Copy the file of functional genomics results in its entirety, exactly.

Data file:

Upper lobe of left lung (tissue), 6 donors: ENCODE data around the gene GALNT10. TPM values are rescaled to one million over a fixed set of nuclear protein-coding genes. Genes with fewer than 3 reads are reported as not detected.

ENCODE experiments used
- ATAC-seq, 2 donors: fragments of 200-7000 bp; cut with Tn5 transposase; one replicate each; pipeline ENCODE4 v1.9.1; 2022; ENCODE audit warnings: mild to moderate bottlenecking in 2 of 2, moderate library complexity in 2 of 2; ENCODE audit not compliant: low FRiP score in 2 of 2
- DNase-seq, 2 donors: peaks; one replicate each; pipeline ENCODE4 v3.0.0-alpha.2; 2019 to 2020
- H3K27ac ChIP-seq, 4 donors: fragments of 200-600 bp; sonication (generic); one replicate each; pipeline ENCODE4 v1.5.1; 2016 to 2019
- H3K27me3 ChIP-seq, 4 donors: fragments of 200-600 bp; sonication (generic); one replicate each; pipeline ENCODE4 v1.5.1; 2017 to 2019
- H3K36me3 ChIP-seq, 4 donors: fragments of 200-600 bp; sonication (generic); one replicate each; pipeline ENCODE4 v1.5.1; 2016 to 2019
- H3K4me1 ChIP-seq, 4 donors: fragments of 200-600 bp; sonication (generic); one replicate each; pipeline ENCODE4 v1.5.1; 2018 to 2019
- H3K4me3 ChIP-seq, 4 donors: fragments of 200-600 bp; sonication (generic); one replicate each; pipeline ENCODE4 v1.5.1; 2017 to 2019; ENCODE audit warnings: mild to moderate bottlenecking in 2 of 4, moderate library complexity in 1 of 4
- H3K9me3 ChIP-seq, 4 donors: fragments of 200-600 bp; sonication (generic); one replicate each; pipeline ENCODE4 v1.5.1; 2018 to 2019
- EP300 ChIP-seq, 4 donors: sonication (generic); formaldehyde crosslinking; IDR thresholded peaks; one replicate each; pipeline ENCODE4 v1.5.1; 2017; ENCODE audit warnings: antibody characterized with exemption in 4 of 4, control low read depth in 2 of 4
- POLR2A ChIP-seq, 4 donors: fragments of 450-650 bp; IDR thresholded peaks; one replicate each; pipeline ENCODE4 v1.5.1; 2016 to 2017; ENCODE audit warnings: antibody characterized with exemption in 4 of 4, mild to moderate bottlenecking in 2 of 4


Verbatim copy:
Upper lobe of left lung (tissue), 6 donors: ENCODE data around the gene GALNT10. TPM values are rescaled to one million over a fixed set of nuclear protein-coding genes. Genes with fewer than 3 reads are reported as not detected.

ENCODE experiments used
- ATAC-seq, 2 donors: fragments of 200-7000 bp; cut with Tn5 transposase; one replicate each; pipeline ENCODE4 v1.9.1; 2022; ENCODE audit warnings: mild to moderate bottlenecking in 2 of 2, moderate library complexity in 2 of 2; ENCODE audit not compliant: low FRiP score in 2 of 2
- DNase-seq, 2 donors: peaks; one replicate each; pipeline ENCODE4 v3.0.0-alpha.2; 2019 to 2020
- H3K27ac ChIP-seq, 4 donors: fragments of 200-600 bp; sonication (generic); one replicate each; pipeline ENCODE4 v1.5.1; 2016 to 2019
- H3K27me3 ChIP-seq, 4 donors: fragments of 200-600 bp; sonication (generic); one replicate each; pipeline ENCODE4 v1.5.1; 2017 to 2019
- H3K36me3 ChIP-seq, 4 donors: fragments of 200-600 bp; sonication (generic); one replicate each; pipeline ENCODE4 v1.5.1; 2016 to 2019
- H3K4me1 ChIP-seq, 4 donors: fragments of 200-600 bp; sonication (generic); one replicate each; pipeline ENCODE4 v1.5.1; 2018 to 2019
- H3K4me3 ChIP-seq, 4 donors: fragments of 200-600 bp; sonication (generic); one replicate each; pipeline ENCODE4 v1.5.1; 2017 to 2019; ENCODE audit warnings: mild to moderate bottlenecking in 2 of 4, moderate library complexity in 1 of 4
- H3K9me3 ChIP-seq, 4 donors: fragments of 200-600 bp; sonication (generic); one replicate each; pipeline ENCODE4 v1.5.1; 2018 to 2019
- EP300 ChIP-seq, 4 donors: sonication (generic); formaldehyde crosslinking; IDR thresholded peaks; one replicate each; pipeline ENCODE4 v1.5.1; 2017; ENCODE audit warnings: antibody characterized with exemption in 4 of 4, control low read depth in 2 of 4
- POLR2A ChIP-seq, 4 donors: fragments of 450-650 bp; IDR thresholded peaks; one replicate each; pipeline ENCODE4 v1.5.1; 2016 to 2017; ENCODE audit warnings: antibody characterized with exemption in 4 of 4, mild to moderate bottlenecking in 2 of 4